The result of this procedure will produce an unbiased estimator $$\hat{\mathcal U} = \hat{\mathcal G}_t \circ \dots \circ \hat{\mathcal G}_2 \circ \hat{\mathcal G}_1$$ of the ideal circuit $$\mathcal U = \mathcal G_t \circ \dots \circ \mathcal G_2 \circ \mathcal G_1$$. Similarly to the previous case of a single-gate estimator, the sampling average of the circuit estimator $$\hat{\mathcal U}$$ converges (in the limit of many samples) to the ideal circuit $$\mathcal U$$.

### Sampling from a circuit representation with Mitiq¶

Let us first define a simple 2-qubit circuit:

from cirq import X, H, CNOT

seed = np.random.RandomState(0)
q0 = NamedQubit("q0")
q1 = NamedQubit("q1")
ideal_circuit = Circuit(X(q0), H(q1), CNOT(q0, q1))
ideal_circuit

q0: ───X───@───
│
q1: ───H───X───

The corresponding noisy circuit, assuming a local depolarizing noise model, is:

noisy_circuit = Circuit([[layer, depolarize(BASE_NOISE).on_each((q0, q1))] for layer in ideal_circuit])
noisy_circuit

q0: ───X───D(0.1)───@───D(0.1)───
│
q1: ───H───D(0.1)───X───D(0.1)───

We need to build a quasi-probability representation for all the ideal gates of the circuit. We can employ a helper function from mitiq.pec.representations.

representations = pec.representations.represent_operations_in_circuit_with_local_depolarizing_noise(
ideal_circuit=ideal_circuit,
noise_level=BASE_NOISE,
)

print(f"{len(representations)} quasi-probability representations created.")
print("One for each gate of the input ideal circuit.\n")

3 quasi-probability representations created.
One for each gate of the input ideal circuit.


We can use the Mitiq function pec.sampling.sample_circuit(), to sample from the quasi-probability distribution of the full circuit.

rnd_state = np.random.RandomState(4)

sampled_circuits, signs, gamma = pec.sampling.sample_circuit(
ideal_circuit, representations, num_samples=1000, random_state = rnd_state,
)


The function sample_circuit returns a tuple Tuple[List[QPROGRAM], List[int], float], corrsponding to:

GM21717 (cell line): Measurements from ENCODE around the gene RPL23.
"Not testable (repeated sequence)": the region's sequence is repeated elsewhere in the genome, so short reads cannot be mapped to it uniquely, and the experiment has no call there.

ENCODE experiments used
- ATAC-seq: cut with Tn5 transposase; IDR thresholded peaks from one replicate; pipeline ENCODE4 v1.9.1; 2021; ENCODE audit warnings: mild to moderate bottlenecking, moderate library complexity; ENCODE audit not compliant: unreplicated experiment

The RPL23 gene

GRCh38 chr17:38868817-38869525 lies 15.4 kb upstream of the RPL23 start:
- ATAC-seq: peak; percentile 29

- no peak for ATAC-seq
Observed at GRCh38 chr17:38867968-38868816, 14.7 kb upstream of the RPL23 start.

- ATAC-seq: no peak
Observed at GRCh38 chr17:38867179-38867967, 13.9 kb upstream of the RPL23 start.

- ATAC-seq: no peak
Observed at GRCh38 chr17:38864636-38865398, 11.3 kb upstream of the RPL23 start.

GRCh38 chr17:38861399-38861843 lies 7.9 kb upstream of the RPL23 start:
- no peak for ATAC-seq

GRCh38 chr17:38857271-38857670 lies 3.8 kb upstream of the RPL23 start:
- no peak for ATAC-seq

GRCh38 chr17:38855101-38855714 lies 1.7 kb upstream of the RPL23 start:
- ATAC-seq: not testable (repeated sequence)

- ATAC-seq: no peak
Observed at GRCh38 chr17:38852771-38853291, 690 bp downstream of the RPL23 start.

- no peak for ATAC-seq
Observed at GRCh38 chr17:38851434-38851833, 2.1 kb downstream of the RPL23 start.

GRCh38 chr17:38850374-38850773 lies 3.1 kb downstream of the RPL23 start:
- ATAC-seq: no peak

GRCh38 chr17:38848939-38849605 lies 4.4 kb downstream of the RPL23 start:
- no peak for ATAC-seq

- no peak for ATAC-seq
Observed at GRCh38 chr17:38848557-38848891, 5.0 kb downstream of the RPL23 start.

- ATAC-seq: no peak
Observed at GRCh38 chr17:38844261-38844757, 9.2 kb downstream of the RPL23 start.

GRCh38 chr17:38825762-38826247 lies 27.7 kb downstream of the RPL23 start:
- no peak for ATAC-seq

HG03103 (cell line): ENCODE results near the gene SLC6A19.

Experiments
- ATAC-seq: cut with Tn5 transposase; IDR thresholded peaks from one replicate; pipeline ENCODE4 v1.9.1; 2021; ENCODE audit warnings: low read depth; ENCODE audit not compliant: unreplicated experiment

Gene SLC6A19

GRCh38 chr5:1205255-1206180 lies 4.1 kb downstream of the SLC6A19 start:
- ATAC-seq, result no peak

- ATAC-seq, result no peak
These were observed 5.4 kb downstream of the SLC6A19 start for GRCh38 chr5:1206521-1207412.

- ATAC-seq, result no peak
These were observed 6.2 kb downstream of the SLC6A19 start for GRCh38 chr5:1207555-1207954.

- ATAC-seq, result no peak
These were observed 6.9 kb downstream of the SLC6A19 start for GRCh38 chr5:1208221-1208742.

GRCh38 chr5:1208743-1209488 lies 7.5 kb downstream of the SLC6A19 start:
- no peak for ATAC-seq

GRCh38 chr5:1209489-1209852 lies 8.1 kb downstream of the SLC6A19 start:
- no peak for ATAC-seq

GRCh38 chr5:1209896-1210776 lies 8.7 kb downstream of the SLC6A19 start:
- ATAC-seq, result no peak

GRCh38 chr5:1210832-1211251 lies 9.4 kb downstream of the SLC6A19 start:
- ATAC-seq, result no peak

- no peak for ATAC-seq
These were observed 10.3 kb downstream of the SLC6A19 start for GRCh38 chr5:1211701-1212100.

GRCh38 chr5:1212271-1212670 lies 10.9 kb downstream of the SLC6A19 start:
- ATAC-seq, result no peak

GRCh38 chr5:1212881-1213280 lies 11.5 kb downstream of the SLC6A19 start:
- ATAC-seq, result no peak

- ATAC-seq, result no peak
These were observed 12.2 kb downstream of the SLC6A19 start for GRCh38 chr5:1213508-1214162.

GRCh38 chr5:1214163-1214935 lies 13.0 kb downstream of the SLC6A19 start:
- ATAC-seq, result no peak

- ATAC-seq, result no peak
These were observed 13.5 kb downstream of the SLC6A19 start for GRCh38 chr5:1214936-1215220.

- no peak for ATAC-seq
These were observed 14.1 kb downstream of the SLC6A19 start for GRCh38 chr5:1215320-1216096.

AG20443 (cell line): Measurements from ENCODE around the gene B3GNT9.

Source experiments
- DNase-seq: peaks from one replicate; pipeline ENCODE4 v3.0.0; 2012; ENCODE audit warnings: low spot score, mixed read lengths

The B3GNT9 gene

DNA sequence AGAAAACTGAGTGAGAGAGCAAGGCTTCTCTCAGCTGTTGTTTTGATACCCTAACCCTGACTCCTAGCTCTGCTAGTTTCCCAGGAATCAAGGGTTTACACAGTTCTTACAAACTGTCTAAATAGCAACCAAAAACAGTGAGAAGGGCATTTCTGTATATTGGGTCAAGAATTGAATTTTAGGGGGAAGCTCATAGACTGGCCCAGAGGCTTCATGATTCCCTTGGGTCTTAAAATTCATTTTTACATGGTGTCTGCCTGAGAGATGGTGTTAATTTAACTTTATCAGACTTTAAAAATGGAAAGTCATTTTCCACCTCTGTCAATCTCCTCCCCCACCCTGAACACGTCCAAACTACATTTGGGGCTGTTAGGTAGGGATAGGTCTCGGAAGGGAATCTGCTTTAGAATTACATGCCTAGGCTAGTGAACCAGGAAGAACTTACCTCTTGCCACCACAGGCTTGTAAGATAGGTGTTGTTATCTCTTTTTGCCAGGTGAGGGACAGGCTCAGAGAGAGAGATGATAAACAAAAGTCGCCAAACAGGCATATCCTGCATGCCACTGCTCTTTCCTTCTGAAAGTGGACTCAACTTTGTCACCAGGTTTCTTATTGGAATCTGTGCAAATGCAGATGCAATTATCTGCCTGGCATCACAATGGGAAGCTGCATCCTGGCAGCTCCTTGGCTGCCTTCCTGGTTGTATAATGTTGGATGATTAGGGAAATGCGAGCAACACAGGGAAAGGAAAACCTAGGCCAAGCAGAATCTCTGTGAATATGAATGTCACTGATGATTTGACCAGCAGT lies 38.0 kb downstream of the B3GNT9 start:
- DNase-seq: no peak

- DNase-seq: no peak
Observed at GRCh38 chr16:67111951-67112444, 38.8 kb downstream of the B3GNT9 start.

• A list of num_samples circuits sampled from the representation of the ideal circuit;

• The associated list of signs;

• The 1-norm (gamma) of the quasi-distribution of the full circuit.

By running the sampled circuits in the presence of depolarizing noise, re-scaling by the sign and by $$\gamma$$, one obtains an unbiased approximation of the ideal circuit. We can test this, by comparing the Choi states associated to the ideal circuit $$\mathcal U$$ and to $$\langle \hat{\mathcal U} \rangle_{\rm samples}$$.

ideal_circuit_choi = _circuit_to_choi(ideal_circuit)

noisy_circuit_choi = _circuit_to_choi(noisy_circuit)

# Get the Choi sates associated to many umbiased samples of the PEC estimator
unbiased_samples_chois =[
gamma * s * _circuit_to_choi(c.with_noise(depolarize(BASE_NOISE))) for c, s in zip(sampled_circuits, signs)
]

pec_estimated_choi = np.average(unbiased_samples_chois, axis=0)

print(
"Error between the Choi state of ideal circuit and the Choi state of the noisy circuit:",
round(np.linalg.norm(ideal_circuit_choi - noisy_circuit_choi), 5),
)
print(
"Error between the Choi state of ideal circuit and the Choi state of the PEC circuit:",
round(np.linalg.norm(ideal_circuit_choi - pec_estimated_choi), 5),
)

Error between the Choi state of ideal circuit and the Choi state of the noisy circuit: 0.28011
Error between the Choi state of ideal circuit and the Choi state of the PEC circuit: 0.06299


The above test shows how PEC is able to reduce the noise of the global channel induced by a noisy circuit. In a real-world scenario however, reconstructing the matrix representation of the channel is in general unfeasible. In practice, one can use PEC for estimating specific expectation values as linear combination of measurable expectation values, as shown in the next section.

## Task 4: Infer an error-mitigated expectation value with PEC¶

Let us define a function which executes a circuit with depolarizing noise and returns an expectation value of some observable of interest $$\mathcal A$$. In this particular example, we take as observable the projector on the zero state, i.e., $$\mathcal A = |00 \dots \rangle \langle 00\dots|$$).

SIMULATOR = DensityMatrixSimulator()

def noisy_executor(circ: Circuit, noise_level=BASE_NOISE) -> float: